From USNA Virtual Memorial Hall

George Hare '47

Date of birth: October 20, 1822

Date of death: July 24, 1857

Age: 34


George Harrison Hare's died in Philadelphia on July 24, 1857 of "a protracted illness."

From his obituary:

Died, July 24th, at the residence of his father, Dr. Robert Hare, of Philadelphia, Lieut. GEORGE HARRISON HARE, United States Navy.

The final illness of this gallant officer was painful and protracted, and his removal from among us should not pass unnoticed. As a son, brother, and friend he was devotedly affectionate, disinterested, and faithful. In all social relations he was manly, courteous, and kindly; in association with his brother officers he was generous, true, and honorable; towards his commanding officers rigidly observant of the rules of the service, both in the letter and the spirit of their interpretation. On active duty he was unfaltering in danger, prompt in peril, and steady in action. His comrades mourn him as a brother beloved; his officers deplore his early loss. Conscious of the fatal tendency of his malady, he timely made all final arrangements of his temporal affairs and his spiritual concerns, and died with a prayer on his lips, confessing the Christian faith, his sure support and trust. He rests in peace!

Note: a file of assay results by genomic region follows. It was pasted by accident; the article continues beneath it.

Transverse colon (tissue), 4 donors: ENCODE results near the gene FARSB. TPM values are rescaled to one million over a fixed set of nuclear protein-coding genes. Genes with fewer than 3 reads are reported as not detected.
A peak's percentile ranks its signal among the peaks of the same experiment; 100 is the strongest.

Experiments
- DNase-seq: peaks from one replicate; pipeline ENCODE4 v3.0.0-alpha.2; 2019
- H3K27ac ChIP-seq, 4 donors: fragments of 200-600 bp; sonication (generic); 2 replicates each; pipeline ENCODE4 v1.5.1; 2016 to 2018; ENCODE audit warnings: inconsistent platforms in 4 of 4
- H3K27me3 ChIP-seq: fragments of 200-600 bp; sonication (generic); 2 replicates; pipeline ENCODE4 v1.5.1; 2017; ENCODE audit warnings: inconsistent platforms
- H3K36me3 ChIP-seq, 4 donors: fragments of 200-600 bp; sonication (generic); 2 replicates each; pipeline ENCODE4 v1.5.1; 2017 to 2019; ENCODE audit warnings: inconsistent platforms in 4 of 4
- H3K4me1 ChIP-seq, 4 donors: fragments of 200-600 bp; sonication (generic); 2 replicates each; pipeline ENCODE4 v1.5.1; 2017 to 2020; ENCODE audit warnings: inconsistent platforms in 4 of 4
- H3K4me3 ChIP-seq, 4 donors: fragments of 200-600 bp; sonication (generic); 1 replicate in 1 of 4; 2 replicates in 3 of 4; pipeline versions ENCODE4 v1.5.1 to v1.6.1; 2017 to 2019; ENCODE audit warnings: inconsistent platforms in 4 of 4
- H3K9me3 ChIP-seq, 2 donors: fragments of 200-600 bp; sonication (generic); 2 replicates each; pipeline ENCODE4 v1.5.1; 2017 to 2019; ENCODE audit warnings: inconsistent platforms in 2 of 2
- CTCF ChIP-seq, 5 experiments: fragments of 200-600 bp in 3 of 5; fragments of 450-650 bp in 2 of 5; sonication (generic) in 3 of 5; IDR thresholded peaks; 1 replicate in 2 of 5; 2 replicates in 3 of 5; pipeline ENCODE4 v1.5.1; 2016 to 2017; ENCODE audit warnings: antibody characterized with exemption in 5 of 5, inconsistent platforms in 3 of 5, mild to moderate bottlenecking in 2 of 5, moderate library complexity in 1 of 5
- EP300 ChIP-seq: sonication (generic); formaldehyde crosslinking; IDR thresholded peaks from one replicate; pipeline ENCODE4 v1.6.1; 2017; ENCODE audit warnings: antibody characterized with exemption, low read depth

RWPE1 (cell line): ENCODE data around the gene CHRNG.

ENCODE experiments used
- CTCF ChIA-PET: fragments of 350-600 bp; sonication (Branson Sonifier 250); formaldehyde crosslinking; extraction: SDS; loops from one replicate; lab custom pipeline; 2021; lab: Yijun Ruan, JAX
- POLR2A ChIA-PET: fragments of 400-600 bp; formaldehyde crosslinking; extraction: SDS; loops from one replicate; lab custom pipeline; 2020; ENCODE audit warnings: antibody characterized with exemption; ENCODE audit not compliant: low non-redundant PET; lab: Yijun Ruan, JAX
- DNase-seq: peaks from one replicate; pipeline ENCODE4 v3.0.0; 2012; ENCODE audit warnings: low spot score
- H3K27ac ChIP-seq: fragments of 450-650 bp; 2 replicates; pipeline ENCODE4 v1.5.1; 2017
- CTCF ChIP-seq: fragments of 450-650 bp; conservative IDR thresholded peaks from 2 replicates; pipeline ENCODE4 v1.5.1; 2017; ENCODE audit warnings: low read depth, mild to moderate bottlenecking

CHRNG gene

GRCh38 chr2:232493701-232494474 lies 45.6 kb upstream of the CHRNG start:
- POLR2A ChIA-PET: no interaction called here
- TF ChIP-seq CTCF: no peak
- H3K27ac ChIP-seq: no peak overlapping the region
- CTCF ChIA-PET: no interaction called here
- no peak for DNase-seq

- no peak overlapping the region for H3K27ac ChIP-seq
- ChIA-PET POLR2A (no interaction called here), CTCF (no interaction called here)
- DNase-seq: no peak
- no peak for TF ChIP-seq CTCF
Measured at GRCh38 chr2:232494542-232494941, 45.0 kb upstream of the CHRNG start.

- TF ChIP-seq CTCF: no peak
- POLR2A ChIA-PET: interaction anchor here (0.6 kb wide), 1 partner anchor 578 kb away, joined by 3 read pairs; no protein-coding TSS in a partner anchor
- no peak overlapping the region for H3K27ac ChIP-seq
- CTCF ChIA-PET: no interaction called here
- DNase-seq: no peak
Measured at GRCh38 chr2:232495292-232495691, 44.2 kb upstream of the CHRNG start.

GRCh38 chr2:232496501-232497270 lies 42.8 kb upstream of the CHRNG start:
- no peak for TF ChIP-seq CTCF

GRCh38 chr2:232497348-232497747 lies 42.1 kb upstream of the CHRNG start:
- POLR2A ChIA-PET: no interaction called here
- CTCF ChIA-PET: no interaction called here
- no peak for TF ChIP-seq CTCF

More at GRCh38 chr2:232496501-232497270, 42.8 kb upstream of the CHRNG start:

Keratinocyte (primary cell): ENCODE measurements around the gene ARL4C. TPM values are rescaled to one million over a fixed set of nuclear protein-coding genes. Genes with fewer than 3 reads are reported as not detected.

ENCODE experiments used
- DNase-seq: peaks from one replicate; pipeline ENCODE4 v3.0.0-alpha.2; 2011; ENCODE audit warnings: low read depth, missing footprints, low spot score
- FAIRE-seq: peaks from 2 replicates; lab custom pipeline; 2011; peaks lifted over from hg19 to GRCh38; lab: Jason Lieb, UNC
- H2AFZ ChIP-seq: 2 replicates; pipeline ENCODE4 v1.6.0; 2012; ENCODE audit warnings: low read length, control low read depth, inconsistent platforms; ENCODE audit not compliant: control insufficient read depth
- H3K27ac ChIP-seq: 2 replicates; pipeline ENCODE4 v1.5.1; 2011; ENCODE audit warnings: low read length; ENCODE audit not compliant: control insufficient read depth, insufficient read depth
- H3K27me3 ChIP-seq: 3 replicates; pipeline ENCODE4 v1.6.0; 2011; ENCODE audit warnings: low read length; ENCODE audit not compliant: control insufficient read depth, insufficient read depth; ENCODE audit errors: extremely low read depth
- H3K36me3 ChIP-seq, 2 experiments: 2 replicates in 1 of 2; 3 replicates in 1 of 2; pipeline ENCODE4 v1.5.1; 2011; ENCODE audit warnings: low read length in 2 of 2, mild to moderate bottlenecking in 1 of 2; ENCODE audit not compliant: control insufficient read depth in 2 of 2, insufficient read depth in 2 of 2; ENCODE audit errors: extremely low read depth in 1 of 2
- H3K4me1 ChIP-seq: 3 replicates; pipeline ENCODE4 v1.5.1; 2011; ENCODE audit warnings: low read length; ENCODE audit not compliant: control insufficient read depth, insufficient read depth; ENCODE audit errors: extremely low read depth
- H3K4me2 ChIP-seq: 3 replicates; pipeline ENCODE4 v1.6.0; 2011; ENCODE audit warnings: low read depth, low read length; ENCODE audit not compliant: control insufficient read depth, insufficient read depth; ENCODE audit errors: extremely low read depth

He was born in, and appointed to the Naval Academy from, Pennsylvania.

He was survived by his wife, Elizabeth; both were from prominent families in Philadelphia. They had no children. He is buried in Philadelphia.

George was one of six children. His father was a well-known scientist; his father-in-law was a lawyer, judge, and politician.


From researcher Kathy Franz: